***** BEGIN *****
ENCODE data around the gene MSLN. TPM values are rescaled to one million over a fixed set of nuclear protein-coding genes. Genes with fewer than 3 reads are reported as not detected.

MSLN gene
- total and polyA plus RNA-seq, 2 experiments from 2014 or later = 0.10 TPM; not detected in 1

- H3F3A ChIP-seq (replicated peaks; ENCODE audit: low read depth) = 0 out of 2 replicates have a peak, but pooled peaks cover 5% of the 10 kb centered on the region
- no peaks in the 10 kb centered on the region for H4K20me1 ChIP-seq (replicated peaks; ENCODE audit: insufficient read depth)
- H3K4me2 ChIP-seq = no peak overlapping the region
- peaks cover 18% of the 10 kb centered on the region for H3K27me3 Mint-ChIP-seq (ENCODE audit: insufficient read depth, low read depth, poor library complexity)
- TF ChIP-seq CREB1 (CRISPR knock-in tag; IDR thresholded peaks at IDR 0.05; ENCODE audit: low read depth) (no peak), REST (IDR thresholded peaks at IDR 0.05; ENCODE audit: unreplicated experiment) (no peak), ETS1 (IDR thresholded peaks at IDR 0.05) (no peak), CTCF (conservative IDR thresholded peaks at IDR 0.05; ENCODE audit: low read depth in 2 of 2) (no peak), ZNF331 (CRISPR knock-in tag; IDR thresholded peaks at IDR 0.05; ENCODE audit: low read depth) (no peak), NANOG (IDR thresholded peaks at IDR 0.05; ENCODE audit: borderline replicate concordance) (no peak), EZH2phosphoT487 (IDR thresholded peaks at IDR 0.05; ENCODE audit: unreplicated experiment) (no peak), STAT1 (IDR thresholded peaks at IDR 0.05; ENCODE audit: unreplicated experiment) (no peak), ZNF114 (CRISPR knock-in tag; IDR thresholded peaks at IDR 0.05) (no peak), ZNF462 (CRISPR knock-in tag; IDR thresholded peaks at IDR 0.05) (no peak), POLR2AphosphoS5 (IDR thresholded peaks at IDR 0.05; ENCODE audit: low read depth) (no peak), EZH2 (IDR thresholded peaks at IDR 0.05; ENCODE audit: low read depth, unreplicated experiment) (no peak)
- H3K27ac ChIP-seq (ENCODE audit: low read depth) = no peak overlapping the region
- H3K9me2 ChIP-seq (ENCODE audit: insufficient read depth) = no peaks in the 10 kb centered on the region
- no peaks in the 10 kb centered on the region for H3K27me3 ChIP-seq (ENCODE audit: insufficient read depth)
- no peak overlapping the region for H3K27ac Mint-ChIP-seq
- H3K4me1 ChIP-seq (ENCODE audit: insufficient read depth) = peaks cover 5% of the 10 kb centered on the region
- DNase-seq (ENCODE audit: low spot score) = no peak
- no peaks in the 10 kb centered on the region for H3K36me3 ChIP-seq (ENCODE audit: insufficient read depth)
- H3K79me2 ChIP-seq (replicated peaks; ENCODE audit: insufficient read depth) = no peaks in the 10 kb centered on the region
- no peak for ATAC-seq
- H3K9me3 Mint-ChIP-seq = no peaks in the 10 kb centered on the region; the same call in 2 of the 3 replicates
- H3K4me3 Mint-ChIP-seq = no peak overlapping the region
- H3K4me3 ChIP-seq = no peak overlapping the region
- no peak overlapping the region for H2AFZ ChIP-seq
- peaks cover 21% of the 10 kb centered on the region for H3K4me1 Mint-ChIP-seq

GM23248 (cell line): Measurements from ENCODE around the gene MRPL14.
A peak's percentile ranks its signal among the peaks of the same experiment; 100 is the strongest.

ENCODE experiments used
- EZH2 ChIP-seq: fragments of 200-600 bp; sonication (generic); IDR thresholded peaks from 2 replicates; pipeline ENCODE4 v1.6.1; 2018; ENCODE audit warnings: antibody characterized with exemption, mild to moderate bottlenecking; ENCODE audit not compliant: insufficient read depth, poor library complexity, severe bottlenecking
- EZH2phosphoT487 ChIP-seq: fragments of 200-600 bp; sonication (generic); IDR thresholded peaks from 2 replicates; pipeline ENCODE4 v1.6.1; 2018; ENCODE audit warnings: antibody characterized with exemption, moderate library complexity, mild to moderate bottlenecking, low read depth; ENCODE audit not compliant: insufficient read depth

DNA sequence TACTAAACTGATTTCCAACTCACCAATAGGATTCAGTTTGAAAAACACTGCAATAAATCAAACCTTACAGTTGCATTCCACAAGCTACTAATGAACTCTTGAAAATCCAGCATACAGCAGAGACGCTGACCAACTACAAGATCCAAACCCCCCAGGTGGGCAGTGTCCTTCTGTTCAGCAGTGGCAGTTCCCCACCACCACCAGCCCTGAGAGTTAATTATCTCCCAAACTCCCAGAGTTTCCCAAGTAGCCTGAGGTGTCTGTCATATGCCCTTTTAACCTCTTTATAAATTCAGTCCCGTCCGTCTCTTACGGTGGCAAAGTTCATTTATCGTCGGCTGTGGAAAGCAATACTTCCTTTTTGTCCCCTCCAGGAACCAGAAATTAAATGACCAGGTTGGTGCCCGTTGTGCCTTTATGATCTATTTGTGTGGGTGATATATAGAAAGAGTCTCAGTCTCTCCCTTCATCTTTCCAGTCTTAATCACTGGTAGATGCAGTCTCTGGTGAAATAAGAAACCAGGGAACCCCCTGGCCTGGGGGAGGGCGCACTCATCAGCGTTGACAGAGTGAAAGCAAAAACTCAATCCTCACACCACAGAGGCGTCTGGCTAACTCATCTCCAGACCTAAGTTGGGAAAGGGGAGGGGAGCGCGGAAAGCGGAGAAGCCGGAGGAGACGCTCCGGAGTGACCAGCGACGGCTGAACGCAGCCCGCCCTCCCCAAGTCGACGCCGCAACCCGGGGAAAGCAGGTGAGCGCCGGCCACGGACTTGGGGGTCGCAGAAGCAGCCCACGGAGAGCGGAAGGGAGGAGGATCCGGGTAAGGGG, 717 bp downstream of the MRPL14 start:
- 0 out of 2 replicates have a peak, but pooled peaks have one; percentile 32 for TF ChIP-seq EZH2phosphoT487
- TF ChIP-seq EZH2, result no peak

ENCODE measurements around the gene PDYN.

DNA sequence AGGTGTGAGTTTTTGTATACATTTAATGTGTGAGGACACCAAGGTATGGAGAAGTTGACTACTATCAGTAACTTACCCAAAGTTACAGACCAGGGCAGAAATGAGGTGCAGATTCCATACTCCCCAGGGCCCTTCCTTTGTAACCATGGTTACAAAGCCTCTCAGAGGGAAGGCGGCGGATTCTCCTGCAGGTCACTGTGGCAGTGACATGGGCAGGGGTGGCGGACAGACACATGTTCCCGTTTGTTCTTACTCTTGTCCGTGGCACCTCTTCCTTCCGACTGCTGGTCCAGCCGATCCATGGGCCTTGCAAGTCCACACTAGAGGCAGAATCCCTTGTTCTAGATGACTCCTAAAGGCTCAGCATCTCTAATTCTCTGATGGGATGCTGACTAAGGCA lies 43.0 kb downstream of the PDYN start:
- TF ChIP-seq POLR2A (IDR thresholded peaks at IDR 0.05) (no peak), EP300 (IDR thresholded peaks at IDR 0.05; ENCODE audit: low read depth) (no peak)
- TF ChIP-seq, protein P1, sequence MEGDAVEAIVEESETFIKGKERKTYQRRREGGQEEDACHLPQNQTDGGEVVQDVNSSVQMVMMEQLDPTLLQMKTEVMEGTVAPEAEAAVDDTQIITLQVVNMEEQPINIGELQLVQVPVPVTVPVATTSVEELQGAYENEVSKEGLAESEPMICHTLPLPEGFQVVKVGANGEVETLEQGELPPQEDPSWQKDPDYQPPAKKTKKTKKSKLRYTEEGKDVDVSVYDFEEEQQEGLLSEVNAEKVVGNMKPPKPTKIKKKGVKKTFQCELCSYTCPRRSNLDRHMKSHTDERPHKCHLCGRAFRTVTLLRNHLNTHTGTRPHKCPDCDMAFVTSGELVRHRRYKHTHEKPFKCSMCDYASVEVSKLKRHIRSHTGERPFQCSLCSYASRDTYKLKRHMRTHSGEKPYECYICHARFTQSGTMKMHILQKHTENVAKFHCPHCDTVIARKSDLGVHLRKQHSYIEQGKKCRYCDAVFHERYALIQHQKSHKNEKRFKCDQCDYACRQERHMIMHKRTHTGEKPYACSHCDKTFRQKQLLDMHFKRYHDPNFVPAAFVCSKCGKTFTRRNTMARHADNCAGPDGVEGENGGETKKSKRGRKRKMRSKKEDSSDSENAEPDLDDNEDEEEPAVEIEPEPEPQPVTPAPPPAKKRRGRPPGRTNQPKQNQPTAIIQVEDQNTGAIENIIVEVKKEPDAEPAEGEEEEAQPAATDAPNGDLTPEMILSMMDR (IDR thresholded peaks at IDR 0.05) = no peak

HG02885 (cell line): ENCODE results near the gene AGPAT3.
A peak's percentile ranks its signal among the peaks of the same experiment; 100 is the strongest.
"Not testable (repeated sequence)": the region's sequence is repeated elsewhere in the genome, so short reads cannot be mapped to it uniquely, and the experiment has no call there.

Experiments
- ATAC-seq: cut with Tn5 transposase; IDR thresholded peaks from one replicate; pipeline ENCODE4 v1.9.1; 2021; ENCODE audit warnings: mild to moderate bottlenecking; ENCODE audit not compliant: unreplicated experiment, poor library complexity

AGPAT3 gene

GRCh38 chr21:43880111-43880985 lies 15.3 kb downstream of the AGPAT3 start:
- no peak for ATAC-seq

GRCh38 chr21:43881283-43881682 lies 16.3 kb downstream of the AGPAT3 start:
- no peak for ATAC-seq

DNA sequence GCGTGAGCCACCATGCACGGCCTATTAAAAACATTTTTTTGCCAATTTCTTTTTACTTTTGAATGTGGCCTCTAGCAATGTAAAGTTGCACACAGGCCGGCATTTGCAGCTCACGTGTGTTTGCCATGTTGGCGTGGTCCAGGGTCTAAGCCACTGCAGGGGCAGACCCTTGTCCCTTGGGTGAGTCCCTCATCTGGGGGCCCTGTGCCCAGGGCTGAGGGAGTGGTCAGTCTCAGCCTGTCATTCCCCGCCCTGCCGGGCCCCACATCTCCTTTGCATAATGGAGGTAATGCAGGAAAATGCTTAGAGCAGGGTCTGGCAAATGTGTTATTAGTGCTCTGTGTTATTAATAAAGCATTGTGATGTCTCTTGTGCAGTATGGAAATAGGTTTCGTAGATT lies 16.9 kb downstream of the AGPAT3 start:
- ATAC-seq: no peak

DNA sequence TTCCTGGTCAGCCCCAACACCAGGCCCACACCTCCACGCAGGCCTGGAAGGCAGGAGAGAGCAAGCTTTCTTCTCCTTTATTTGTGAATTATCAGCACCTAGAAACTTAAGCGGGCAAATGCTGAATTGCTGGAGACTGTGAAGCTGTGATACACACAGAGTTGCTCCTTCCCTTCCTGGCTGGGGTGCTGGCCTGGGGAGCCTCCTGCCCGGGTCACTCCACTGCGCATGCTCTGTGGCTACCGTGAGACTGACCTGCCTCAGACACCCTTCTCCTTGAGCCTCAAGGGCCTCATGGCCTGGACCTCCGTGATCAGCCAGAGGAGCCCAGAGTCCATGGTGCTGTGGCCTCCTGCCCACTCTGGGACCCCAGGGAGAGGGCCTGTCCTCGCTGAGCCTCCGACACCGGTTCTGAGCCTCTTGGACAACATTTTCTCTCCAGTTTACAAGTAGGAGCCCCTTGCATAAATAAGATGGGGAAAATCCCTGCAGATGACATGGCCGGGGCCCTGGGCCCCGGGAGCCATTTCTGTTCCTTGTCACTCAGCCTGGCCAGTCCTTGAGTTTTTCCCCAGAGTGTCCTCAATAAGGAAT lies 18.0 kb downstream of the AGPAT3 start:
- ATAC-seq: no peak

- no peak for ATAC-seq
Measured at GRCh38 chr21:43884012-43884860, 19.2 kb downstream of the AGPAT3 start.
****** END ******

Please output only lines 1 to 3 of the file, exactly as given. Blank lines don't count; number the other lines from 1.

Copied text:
ENCODE data around the gene MSLN. TPM values are rescaled to one million over a fixed set of nuclear protein-coding genes. Genes with fewer than 3 reads are reported as not detected.

MSLN gene
- total and polyA plus RNA-seq, 2 experiments from 2014 or later = 0.10 TPM; not detected in 1